Friday, February 1, 2008

Thinking about Lent

We are just drowning in rain here. The kind of a day when you want to snuggle on your flat futon with both your kids under the White Witch's cloak* and read The Lion, The Witch and The Wardrobe all the way to the end with a big mug of steaming coffee. Joseph was all about this plan and, fortunately, Eric didn't need his coffee thermos today so I had the steaming beverage on hand. We were interrupted, however, by Jorge, the best orthopedic equipment technician ever. Then it was lunch and now rest time and the rain is coming down harder than ever so I'll blog over my lunch (pancakes--isn't what you eat for lunch on a rainy day?) and watch the cars go by out our bay windows.

*I just realized that I'm confusing two different conversations. I remarked somewhere else recently that Joseph is really enjoying his first trip through Narnia but that the one thing he wanted to re-enact after reading the first few chapters was snuggling under the White Witch's cloak in which I was honored with the role of Witch and our lovely blue afghan became the cloak. I think Margaret must have been the dwarf in this scenario and, come to think of it, Joseph was the pre-conversion Edmund so none of us fared too well.

I've been thinking about Lent for a long time. I kept making January a week short in my mind, thereby bumping up Ash Wednesday considerably which is a funny thing to do in a year when Lent comes almost as early as it possibly can. I like to set my sights high when it comes to penitential practices during Lent because, after all, isn't Lent all about assured discouragement, dashed hopes, and finding out that you aren't any more holy during these forty days than the rest of the year? Fasting is a major challenge for me and I know there are many opinions on fasting for pregnant and nursing moms but I'm not sure I can really call myself pregnant or nursing this year. Margaret, after all, does nibble at food from time to time. But she does still nurse quite a bit which helps explain the not pregnant part and I don't know how to factor that in to my fasting decisions in light of how hard it was for me to fast back in my single days.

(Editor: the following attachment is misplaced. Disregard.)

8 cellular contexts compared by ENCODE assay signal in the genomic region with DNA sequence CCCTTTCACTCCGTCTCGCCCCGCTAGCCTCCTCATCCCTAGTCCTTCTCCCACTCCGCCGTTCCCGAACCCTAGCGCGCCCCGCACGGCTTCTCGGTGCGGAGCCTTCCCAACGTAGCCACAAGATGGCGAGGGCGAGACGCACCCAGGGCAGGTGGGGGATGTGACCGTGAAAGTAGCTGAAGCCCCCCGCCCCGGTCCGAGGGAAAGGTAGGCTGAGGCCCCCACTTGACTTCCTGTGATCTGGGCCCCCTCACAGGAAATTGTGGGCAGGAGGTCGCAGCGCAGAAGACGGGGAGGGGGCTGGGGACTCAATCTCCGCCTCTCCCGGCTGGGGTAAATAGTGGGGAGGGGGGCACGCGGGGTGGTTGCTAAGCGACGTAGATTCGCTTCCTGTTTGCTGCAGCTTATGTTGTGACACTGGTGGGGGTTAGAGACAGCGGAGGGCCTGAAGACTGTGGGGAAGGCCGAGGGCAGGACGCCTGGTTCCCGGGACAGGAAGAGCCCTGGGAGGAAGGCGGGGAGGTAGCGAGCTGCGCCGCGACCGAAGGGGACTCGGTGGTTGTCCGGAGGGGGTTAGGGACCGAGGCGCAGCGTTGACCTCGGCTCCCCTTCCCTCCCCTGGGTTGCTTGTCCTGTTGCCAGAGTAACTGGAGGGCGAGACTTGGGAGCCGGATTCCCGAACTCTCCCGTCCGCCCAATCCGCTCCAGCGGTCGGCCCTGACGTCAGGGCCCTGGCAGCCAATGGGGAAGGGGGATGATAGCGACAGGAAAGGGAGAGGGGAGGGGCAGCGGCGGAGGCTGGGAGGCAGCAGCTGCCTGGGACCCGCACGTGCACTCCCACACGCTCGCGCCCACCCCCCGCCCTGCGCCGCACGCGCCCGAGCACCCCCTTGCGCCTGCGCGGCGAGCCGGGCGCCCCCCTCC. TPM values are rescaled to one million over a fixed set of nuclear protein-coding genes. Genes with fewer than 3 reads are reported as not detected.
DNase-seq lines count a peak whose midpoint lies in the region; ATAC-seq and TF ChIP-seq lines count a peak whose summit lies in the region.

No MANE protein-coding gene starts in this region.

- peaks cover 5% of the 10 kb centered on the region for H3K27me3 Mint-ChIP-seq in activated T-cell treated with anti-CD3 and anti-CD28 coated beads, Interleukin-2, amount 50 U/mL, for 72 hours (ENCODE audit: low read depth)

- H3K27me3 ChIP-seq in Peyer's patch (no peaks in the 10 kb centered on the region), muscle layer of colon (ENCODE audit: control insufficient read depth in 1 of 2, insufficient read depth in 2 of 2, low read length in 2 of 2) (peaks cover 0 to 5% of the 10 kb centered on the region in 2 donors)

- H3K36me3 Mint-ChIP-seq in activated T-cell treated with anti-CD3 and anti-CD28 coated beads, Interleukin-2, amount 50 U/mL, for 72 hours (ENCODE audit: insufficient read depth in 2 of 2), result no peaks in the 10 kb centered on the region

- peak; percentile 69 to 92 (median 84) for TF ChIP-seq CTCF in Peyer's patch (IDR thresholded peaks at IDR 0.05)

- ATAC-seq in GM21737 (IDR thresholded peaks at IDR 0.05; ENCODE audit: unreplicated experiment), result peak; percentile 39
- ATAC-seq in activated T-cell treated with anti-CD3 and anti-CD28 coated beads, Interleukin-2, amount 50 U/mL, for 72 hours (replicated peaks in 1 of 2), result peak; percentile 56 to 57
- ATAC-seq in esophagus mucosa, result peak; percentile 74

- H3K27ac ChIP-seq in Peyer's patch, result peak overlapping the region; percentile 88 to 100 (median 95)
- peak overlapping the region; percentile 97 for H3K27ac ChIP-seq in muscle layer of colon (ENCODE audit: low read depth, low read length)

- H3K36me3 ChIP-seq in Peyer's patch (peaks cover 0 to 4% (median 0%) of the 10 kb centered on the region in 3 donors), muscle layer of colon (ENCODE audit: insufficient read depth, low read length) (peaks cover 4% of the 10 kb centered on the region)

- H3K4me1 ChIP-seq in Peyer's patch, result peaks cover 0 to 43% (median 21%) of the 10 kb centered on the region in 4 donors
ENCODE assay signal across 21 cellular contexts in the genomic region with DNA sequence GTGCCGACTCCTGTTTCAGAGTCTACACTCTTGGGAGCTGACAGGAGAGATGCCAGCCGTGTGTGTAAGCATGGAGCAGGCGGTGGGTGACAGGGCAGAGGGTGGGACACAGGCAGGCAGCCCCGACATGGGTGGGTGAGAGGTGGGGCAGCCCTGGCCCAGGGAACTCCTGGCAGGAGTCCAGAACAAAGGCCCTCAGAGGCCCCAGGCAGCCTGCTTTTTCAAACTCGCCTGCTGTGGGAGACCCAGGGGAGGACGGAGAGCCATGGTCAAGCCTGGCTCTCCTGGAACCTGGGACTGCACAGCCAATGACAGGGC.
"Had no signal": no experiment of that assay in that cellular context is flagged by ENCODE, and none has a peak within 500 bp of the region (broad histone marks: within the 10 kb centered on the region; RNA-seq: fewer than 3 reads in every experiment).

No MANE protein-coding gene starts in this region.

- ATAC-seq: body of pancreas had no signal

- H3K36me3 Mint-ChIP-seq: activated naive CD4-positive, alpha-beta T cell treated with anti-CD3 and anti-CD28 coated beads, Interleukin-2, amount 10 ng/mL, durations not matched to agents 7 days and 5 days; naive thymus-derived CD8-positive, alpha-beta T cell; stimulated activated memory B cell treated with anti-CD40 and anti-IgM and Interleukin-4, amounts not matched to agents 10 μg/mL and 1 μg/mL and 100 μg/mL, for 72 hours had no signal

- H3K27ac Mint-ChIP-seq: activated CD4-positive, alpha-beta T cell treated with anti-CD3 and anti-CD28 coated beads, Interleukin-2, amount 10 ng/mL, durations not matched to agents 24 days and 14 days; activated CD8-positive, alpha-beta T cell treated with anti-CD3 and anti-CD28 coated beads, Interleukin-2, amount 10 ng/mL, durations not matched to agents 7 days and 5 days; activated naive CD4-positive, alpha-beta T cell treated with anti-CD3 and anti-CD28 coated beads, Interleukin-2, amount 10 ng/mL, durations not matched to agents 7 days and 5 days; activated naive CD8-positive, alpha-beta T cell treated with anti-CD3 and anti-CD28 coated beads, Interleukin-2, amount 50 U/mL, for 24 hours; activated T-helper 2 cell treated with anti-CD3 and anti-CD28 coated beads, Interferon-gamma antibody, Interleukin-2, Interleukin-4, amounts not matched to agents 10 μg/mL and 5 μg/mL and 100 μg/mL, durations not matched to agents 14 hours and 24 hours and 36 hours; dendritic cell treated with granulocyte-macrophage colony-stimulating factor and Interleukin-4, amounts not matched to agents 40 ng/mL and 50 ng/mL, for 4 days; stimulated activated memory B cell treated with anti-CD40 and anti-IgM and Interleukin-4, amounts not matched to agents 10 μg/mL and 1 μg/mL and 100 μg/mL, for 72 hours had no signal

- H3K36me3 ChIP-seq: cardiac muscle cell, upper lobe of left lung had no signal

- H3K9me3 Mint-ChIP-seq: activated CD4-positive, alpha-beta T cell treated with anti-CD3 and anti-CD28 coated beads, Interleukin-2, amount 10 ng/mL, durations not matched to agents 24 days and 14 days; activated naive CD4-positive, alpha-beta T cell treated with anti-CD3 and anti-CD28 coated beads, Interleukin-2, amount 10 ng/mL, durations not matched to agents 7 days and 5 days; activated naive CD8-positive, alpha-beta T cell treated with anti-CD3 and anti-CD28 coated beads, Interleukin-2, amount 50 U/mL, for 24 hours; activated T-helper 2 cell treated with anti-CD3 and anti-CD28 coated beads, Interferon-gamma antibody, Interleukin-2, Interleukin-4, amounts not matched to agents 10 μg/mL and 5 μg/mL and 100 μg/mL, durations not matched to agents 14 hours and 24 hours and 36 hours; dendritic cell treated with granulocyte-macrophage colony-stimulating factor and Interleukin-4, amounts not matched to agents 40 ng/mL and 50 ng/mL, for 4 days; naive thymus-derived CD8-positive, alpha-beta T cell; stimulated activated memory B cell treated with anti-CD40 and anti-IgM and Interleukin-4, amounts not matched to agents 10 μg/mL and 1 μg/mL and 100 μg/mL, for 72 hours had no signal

Fasting on Good Friday and Ash Wednesday and abstaining from meat on all Fridays during Lent are all that the Church requires of us but it is common to take on extra penitential practices during Lent to help us in overcoming sin and preparing for the great feast of Easter. Our family tries to adopt a spirit of sacrifice during Lent, mostly with regard to food. This year we will be eating the fruits of Soup Week each night. Desserts are out as well (though we'll have them for Eric's birthday and the Solemnity of St. Joseph). I always try to add something in the form of extra prayer--this year I'd been giving some thought to more of the Divine Office.